Is there already a thread about that? I didn't find any.
By Franklin L. Johnson
Monday, April 27, 2009
Victor Lamm's recent Tennis Week article, Does Surface Similarity Produce The Same Game?, was indeed very interesting and informative. Yet, his conclusion needs a bit of articulation. While there's little doubt the play on various surfaces has become more standardized, this result can't be completely blamed on surface similarity.
A cynical reader of the facts could say the homogenization of surfaces has returned. Mr. Lamm himself duly noted our sport, at one time, was largely played on grass and only occasionally on slow clay. This clear lack of variety benefited the English, Aussies and Americans. So, is it any wonder most of the winners of the majors, pre-Open Era, were from these three nations? The very fact tennis is played on so many different surfaces today, both in and outdoor, seems to require a different kind of athlete than the grass grazers of yesteryear.
Victor Lamm goes on to list some of the greats and their accomplishments through the decades without mentioning the fact the variety in playing styles expanded when the types of surfaces did. You could say an inverted "U" curve would correctly outline the progress of variety in tennis play from the classic style of the legendary players to the varied styles of the post-Open Era players to the ball-busting styles of today's super-athletes.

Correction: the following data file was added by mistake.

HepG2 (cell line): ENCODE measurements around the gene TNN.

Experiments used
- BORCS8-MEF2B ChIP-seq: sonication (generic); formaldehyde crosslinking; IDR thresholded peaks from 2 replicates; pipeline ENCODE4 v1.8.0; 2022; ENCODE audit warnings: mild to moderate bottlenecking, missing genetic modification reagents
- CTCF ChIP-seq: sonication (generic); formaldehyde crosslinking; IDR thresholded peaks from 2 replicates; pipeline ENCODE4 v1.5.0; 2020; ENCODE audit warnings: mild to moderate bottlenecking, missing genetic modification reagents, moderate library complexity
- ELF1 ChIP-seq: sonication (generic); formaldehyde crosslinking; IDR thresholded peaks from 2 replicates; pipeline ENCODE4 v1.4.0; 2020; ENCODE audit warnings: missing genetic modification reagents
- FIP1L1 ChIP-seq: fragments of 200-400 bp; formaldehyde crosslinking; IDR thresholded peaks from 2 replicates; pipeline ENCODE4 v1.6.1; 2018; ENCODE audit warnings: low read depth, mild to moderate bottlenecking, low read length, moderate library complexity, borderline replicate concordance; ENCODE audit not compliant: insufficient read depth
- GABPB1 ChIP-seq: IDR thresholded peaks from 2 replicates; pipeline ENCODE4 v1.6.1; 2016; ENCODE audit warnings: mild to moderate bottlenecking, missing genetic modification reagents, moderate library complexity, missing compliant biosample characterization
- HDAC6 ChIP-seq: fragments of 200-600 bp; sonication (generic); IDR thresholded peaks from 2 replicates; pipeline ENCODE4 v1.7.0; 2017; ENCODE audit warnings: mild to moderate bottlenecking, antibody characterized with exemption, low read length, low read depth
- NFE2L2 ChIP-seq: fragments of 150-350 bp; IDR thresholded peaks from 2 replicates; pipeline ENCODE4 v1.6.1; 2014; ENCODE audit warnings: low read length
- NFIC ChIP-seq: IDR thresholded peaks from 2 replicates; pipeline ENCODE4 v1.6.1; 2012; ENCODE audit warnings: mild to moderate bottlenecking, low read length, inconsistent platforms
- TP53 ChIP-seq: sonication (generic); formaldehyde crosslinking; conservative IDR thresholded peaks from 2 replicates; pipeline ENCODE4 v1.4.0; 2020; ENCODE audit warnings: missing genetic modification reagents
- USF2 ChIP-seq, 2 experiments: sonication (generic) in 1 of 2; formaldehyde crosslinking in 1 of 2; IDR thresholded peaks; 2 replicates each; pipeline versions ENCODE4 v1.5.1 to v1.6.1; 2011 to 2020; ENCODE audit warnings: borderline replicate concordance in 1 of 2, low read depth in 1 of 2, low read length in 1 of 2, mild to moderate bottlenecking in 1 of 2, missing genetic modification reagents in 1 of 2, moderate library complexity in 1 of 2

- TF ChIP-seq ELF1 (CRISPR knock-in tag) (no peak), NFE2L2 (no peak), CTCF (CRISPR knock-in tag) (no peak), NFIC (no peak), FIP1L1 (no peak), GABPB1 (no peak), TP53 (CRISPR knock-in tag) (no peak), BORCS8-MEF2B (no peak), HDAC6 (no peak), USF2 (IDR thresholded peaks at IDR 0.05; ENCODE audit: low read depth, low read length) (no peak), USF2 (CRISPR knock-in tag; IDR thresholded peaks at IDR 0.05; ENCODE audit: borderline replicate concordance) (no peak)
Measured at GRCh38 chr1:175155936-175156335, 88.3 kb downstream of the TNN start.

Further, surface standardization alone isn't responsible for much of the boring play on tour. Explosive power, produced by state-of-the-art training, diets and gear, place a greater emphasis on defensive skills and less on point production brilliance. Roger Federer is brutally beaten into submission by the younger, stronger Rafa Nadal. His exquisite game is never allowed to blossom on court. When Roger is forced by the sheer ferocity of Nadal's shots to abandon his skills for a defensive shell, it seems we should all be very alarmed. When a supreme dirt-baller starts winning Wimbledon, it's clear something isn't right in our sport.
Again, the problem isn't only the equalizing of surface speed. This writer has bitterly complained for decades about the factory farm system of tennis instruction. Modern tennis is often boring because the players are taught only the basic skills of the game. Why is it just a handful of pro players use slices, lobs and drop shots effectively? It can't be merely the result of the surface and gear. However, it can be successfully argued there's little subtleness in pro tennis today because the players aren't taught how to use it.
The rise of Rafa Nadal means the next generation of players will be bigger and stronger than ever. We already see them crowding into the Top Twenty. If we want to release the bash-ball stranglehold on pro tennis, we must make changes to the game which will encourage a greater variegation of play. Restoring wider variety to the surfaces would be a major first step. But, more important, the young players must be exposed to all the classic shots and they must be prompted to use them.
Unfortunately, it seems the Roger Federer era was more accident than evolution. While the facts bear this out with the return to gorilla-ball, an optimistic perspective envisions a more glorious than infamous future. Tennis is still a game for the agile and quick. Modern athletes stitched brute force onto the profile of the professional player. The unique Rafa Nadal era will soon close because his linebacker body will break down from all the years and pounding. The next generation of players will probably be a hybrid of Federer's utter genius and Nadal's physical gifts. Greater variety will return to the game with surface differentiation and comprehensive instruction. It all depends on which aspects of the game are emphasized.